Cannabis, a once marginalized topic, is now on its way to becoming a major focus of medical research. This includes studying the effectiveness of cannabis to treat migraines, and as a treatment for containing the onset of neurodegenerative diseases such as Alzheimer’s. While some trials are only small-scale, they’re all adding to the growing body of evidence supporting medical cannabis use.
Cannabis is on the way to becoming one of the most studied and tested substances for medical purposes in the world. It may not be at the top, but it is headed towards being in the top 10. Some of this research has shown positive results for different conditions. While in other analyses, it has exposed negative consequences. However, in general terms, the Cannabis that is present in the Marijuana plant, although it is widely used for recreational purposes, is considered by some experts as a medicinal drug. And recently they have hopes that it can be effective against migraines.
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Can Cannabis Help the One in Five People who Suffer From Migraines?
One in five people suffer from migraines and, over the years, drugs have been developed that work in principle. However, one of the main characteristics of this condition is that it progressively increases in intensity. As a result, the chemicals stop working and the doses have to be increased. Therefore, this generates a counterproductive effect in the long term.
Thus, a study was born that started from theory and identified the areas affected by a migraine. Furthermore, this was compared with the effects that could be caused by Cannabis and two of its main components: THC (tetrahydrocannabinol) and CBD (cannabidiol). After finding; we repeat, theoretically, positive results, clinical trials have now begun on patients with severe cases of migraines.
Cannabis-Based Treatment may be More effective When Vaporized
The cannabis research is being driven by scientists at the University of California, San Diego. The team is hopeful that the results of their trials may pave the way to a future treatment for patients suffering from this complicated condition.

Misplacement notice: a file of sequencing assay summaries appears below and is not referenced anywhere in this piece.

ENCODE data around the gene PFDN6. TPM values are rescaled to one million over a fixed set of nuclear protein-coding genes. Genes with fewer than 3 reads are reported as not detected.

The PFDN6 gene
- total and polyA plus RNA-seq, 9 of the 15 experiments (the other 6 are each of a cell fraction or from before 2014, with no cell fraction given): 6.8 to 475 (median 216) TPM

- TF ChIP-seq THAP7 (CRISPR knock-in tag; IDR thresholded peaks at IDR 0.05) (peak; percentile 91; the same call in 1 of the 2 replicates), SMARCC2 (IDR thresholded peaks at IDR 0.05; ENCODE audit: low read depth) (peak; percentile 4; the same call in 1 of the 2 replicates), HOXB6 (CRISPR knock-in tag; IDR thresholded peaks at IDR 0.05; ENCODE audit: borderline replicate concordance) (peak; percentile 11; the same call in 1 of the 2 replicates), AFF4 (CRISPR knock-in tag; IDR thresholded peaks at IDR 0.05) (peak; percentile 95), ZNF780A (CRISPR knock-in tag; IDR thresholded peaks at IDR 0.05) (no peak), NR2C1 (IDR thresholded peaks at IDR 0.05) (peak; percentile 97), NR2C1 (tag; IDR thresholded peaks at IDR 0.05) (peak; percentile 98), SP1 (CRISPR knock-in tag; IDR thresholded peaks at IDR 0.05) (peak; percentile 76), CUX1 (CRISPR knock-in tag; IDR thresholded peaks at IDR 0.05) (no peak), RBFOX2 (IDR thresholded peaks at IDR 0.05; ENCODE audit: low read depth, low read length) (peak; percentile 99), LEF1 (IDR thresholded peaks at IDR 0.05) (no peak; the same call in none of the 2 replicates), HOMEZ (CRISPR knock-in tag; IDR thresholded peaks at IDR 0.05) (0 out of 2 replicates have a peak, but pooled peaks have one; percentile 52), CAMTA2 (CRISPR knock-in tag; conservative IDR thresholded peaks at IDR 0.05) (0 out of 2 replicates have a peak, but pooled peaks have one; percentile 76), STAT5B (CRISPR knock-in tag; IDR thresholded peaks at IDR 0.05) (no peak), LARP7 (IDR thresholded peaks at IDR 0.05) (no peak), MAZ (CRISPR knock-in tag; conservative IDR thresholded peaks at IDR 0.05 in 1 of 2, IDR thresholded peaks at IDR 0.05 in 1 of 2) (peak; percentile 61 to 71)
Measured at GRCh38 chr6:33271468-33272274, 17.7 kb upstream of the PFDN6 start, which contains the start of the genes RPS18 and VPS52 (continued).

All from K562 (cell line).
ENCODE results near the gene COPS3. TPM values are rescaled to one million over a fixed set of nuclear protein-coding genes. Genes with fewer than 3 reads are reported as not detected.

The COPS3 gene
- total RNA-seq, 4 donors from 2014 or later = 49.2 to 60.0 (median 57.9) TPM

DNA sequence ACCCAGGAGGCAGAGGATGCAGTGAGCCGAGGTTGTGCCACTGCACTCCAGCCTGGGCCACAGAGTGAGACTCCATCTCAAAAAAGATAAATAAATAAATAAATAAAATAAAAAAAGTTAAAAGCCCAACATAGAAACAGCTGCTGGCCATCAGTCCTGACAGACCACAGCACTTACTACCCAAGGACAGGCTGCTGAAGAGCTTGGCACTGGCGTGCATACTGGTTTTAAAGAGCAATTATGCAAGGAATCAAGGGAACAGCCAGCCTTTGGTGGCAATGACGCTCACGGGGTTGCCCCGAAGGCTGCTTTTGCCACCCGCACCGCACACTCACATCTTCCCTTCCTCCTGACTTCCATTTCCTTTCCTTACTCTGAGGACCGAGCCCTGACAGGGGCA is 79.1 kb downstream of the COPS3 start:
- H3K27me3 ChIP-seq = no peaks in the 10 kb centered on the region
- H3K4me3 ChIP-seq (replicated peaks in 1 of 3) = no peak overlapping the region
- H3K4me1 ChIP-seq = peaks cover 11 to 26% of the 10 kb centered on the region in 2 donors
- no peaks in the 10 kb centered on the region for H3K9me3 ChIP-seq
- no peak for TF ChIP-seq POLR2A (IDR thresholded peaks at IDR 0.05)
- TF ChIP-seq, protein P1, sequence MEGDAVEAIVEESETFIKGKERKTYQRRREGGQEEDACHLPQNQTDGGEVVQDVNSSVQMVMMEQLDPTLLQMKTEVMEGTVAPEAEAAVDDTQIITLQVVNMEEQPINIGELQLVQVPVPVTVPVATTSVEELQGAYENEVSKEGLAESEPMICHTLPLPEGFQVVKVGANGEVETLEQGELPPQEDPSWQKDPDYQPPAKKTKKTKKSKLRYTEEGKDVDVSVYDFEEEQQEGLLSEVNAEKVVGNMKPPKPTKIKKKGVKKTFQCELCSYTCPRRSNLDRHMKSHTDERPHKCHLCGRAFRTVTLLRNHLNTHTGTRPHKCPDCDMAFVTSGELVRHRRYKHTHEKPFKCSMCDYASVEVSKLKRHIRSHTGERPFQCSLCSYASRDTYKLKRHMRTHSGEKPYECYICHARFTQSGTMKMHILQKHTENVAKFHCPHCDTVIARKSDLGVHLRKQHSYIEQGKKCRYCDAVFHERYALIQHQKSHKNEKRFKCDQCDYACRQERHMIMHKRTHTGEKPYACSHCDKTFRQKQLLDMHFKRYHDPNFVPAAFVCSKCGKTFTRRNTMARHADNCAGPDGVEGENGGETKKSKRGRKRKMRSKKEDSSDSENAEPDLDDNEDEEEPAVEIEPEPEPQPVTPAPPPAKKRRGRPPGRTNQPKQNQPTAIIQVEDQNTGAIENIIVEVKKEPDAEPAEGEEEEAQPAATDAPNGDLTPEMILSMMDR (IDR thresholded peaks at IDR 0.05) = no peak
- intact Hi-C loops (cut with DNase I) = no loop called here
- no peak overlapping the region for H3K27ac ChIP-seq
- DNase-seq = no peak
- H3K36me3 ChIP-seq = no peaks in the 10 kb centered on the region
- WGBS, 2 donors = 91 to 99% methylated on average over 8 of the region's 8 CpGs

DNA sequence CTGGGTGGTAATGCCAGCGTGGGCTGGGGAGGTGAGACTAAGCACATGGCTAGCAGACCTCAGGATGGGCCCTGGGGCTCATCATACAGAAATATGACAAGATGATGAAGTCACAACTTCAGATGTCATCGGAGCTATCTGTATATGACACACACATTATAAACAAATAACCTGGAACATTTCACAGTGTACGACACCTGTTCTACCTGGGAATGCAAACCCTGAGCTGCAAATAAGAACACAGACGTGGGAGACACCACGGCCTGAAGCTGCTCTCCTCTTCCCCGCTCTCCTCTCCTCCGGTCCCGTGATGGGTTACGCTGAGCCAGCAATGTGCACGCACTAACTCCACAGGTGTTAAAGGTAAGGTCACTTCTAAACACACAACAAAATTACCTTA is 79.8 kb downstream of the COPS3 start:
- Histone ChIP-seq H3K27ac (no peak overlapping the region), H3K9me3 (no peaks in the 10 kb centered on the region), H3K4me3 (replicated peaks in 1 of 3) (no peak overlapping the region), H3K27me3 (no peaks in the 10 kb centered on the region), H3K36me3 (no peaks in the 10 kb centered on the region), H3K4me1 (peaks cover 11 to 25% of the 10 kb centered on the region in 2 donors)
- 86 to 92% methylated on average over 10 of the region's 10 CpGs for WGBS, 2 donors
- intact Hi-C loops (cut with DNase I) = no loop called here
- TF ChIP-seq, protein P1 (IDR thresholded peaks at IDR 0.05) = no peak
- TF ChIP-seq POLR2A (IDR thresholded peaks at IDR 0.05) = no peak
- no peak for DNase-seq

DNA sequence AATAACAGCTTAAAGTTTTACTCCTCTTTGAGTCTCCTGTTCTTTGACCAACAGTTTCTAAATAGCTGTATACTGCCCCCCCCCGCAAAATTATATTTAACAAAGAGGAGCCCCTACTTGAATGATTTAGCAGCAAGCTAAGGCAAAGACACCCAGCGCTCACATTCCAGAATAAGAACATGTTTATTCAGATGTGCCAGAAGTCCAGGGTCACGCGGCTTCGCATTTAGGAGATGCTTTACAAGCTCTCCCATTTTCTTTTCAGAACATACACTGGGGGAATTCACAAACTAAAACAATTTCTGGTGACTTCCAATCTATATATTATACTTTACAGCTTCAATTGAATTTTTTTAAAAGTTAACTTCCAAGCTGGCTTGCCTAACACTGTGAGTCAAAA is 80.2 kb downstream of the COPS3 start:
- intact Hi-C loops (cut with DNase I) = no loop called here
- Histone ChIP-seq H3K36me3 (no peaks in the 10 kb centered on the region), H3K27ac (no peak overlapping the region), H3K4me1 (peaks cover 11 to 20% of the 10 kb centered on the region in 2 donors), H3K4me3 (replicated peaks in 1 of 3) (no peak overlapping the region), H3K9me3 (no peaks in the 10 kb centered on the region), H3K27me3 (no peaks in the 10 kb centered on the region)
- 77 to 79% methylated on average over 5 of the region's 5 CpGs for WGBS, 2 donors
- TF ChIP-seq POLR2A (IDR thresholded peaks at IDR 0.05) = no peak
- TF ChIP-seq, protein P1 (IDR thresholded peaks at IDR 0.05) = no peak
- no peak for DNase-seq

For these first trials, the experiment will have just 20 participants. They will be carried out with a small group in order to obtain preliminary results. Then, if they have effective conclusions, they will take it to larger populations.
The volunteers are between 21 and 65 years old. They suffer from migraines on a monthly basis and are not regular Cannabis users. They are going to segment people into four groups and each of these groups will be given one of the substances. They will all be vaporized treatments. Some will be subjected to CBD, others to THC, the third to a combination of both, and, finally, the placebo.
“Vaporized cannabis may be more effective for those patients who have nausea or gastrointestinal problems with their migraines,” said Dr. Nathaniel Schuster, director of these trials at the University of California, San Diego.
Alzheimer’s awaits results
Neurodegenerative diseases such as Alzheimer’s do not yet have a treatment that can reverse them. But scientists are nonetheless committed to finding a cure or at least a way to contain it. Among the many studies that have been carried out, there is a potential candidate that could have beneficial effects. It is using the cannabis derivative, cannabidiol (CBD), which, in high doses, helps to restore the function of two important brain proteins.
In fact, as the researchers detail in their experiment, the brain was subjected to high doses of CBD for two weeks. Then, they noticed positive results in the IL-33 and TREM2 proteins. These two proteins generally perform a cleanup of dead cells and other debris known as beta-amyloid plaque.
When a person suffers from Alzheimer’s these two proteins go down. Consequently, they do not do their cleaning job. However, thanks to high doses of CBD, they return to normal levels and decrease the disease in the brain.
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